(Apr. 14, 2020) On April 2, 2020, the Israel Judicial Authority announced the implementation of a pilot program using videoconferencing in civil hearings on a limited basis. The program precedes the implementation of new civil procedures regulations effective September 5, 2020, that will regulate the use of technological means to replace the physical presence of parties and witnesses in civil hearings. (Civil Procedure Regulations, 5779-2018 (2018 Regs.).)
Videoconferencing had been previously approved on March 24, 2020, for urgent criminal proceedings under the Emergency Regulations (Novel Coronavirus) (Holding Hearings in Criminal Proceedings by Technological Means) 5780-2020. Similarly approved on March 24, 2020, was the use of phone, Zoom, or Teams technologies by administrative courts of appeals and custody review boards under the Entry into Israel Law, 5712-1952, in accordance with the Emergency Regulations (Court Hearings Under the Law of Entry into Israel due to the Spread of the Coronavirus), 5780- 2020.
Currently civil trials must be held in the presence of the parties. (Civil Procedure Regulations, 5744-1984, Reg. 157, Kovetz Hatakanot (KT, Subsidiary Legislation) 5744 No. 4685 p. 2220, as amended.) The presiding court may, however, approve the admission of evidence, including witness testimonies, via videoconferencing. The approval may be granted in response to the request of one of the litigants at least three days before the hearing and in a format determined by the Judicial Authority and published on its website. (Civil Procedure Regulations, 5744-1984, Reg. 173A.)
As of September 5, 2020, the use of videoconferencing or any other technological means in lieu of physical presence in the courtroom may be permitted to simplify, expedite, and improve trial efficiency by the court in a pretrial hearing. In response to a party’s request, or by its own initiative, the court could also order that the testimony of a witness in a trial be transmitted via teleconference. (2018 Regs., Reg. 61(c) & 63(7).)
Parties wishing to present evidence via electronic or digital media must notify the court of their intention to do so no later than three days before the hearing. The format in which the evidence is presented is to be determined by the court’s administrator or the court’s president. (Reg. 71.) Additionally, the testimony of a witness within or outside Israel may be authorized via teleconferencing if the witness consents and the court is satisfied that his/her arrival at the court would cause the witness great difficulty. For the witness to be authorized, the court must determine that his/her testimony is essential to the questions in dispute, and that there is no impediment in the foreign state to hearing the testimony via videoconference within its jurisdiction. (Reg. 72(a).)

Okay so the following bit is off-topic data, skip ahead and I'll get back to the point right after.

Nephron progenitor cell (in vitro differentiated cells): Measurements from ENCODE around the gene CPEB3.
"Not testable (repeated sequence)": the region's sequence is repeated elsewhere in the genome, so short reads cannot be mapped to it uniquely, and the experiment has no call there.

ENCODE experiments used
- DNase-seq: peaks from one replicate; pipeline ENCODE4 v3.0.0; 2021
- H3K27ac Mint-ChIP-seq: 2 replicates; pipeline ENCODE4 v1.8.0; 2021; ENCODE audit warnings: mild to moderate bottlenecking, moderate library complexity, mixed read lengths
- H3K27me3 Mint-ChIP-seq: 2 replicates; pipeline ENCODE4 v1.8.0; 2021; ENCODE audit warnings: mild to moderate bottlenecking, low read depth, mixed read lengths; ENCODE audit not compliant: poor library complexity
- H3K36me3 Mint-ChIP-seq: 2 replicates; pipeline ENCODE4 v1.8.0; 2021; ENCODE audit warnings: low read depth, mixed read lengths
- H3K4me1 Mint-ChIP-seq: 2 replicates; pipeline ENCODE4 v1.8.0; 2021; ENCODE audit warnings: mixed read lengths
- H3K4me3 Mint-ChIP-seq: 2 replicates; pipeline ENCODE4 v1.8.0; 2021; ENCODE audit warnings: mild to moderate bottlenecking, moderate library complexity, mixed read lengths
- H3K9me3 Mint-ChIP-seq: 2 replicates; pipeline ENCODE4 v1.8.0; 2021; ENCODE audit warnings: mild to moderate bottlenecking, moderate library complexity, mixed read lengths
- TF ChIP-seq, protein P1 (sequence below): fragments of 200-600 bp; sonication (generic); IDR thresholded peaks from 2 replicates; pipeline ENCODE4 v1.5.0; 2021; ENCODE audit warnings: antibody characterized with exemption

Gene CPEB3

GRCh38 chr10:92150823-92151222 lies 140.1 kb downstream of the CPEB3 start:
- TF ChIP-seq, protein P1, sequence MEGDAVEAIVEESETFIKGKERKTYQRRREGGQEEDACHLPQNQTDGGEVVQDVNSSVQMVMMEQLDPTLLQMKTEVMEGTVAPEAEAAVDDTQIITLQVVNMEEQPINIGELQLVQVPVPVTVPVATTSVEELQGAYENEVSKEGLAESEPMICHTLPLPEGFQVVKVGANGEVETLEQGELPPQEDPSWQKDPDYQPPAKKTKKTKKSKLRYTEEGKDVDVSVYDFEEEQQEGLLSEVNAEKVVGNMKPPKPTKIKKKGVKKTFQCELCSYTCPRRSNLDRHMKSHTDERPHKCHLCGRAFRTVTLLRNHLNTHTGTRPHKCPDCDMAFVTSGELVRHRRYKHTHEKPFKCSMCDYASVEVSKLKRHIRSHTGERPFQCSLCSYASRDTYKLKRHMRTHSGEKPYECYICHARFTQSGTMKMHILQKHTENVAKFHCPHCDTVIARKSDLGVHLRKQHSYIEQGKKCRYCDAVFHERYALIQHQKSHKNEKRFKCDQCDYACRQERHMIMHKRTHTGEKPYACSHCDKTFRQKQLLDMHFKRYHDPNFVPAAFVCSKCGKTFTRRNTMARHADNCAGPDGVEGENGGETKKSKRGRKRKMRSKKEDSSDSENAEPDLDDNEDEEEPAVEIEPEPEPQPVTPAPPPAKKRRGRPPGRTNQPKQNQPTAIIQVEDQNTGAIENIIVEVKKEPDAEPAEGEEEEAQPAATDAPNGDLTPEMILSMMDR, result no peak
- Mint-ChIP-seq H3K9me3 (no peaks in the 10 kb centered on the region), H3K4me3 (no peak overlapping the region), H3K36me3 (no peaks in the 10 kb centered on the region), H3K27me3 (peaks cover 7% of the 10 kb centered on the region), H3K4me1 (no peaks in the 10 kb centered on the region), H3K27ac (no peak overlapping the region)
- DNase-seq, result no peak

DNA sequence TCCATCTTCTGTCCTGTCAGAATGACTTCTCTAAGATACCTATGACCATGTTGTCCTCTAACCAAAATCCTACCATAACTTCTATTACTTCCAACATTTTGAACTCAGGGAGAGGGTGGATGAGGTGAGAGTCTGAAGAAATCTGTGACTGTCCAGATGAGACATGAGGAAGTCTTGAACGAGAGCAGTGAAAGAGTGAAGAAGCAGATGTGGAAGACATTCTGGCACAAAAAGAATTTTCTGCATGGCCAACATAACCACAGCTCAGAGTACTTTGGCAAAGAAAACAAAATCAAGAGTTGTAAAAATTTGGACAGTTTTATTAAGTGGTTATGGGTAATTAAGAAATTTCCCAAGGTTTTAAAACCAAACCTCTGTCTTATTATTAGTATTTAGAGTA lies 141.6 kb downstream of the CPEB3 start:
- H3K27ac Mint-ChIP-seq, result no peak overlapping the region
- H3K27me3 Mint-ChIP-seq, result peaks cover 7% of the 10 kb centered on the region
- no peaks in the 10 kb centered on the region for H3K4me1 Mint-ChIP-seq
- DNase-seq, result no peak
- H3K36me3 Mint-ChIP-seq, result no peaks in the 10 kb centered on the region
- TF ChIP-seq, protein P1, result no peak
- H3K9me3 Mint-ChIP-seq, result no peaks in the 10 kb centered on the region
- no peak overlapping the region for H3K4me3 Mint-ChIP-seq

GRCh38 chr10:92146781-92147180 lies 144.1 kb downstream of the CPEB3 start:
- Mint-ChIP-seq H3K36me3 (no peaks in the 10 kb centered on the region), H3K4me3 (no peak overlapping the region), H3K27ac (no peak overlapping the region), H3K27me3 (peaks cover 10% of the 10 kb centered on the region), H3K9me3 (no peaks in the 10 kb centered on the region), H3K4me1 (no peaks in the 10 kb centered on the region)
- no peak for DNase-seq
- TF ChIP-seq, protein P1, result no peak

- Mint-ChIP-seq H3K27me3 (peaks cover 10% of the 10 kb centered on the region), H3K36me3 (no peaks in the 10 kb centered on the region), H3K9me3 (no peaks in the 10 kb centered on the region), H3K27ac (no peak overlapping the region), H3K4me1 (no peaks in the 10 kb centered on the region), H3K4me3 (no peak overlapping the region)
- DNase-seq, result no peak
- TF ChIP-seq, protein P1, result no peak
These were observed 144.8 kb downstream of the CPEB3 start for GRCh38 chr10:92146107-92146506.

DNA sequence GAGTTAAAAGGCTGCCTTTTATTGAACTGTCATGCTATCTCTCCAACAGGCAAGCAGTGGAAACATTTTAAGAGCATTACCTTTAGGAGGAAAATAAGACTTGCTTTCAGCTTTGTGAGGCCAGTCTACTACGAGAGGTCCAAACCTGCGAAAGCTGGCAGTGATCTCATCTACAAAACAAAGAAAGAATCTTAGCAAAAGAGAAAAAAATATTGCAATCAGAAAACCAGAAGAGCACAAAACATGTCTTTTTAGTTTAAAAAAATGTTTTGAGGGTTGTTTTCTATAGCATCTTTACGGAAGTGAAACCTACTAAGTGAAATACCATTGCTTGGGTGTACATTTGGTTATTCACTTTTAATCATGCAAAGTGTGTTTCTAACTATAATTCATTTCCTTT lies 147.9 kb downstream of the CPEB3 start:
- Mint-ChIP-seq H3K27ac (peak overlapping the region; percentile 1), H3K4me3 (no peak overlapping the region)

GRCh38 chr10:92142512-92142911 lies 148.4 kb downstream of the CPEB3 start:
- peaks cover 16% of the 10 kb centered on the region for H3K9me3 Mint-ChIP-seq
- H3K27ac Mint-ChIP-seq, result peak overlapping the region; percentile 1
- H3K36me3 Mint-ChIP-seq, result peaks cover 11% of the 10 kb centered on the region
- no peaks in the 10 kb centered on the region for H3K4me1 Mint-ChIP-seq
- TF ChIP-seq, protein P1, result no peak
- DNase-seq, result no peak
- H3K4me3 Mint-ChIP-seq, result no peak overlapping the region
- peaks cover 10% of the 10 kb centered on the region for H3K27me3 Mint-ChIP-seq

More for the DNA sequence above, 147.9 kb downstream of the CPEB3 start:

Implementation of Pilot Program
According to the Judicial Authority announcement, beginning the week of April 6, 2020, the use of videoconferencing was authorized in civil proceedings held in five courtrooms in the Rishon Lezion Magistrate’s Court, with the consent of the parties. Videoconferencing may be used in hearings involving urgent matters, including temporary civil remedies, and in proceedings for approval of family-dispute agreements if the parties agree and are represented by counsel. Similarly permitted would be pretrial civil proceedings via videoconferencing.
As part of the preparations for the pilot’s implementation, the secretarial staff and the technical support and service representatives at the information center of the judiciary were trained. Parties’ representatives were asked to check if their clients were interested in being physically present or participate in the hearing via videoconferencing.
The pilot is being overseen by Supreme Court President Justice Esther Hayut and Court Administrator Dr. Yigal Marzel, and headed by Haifa District Court President Judge Ron Shapiro in collaboration with relevant departments in the Judicial Authority.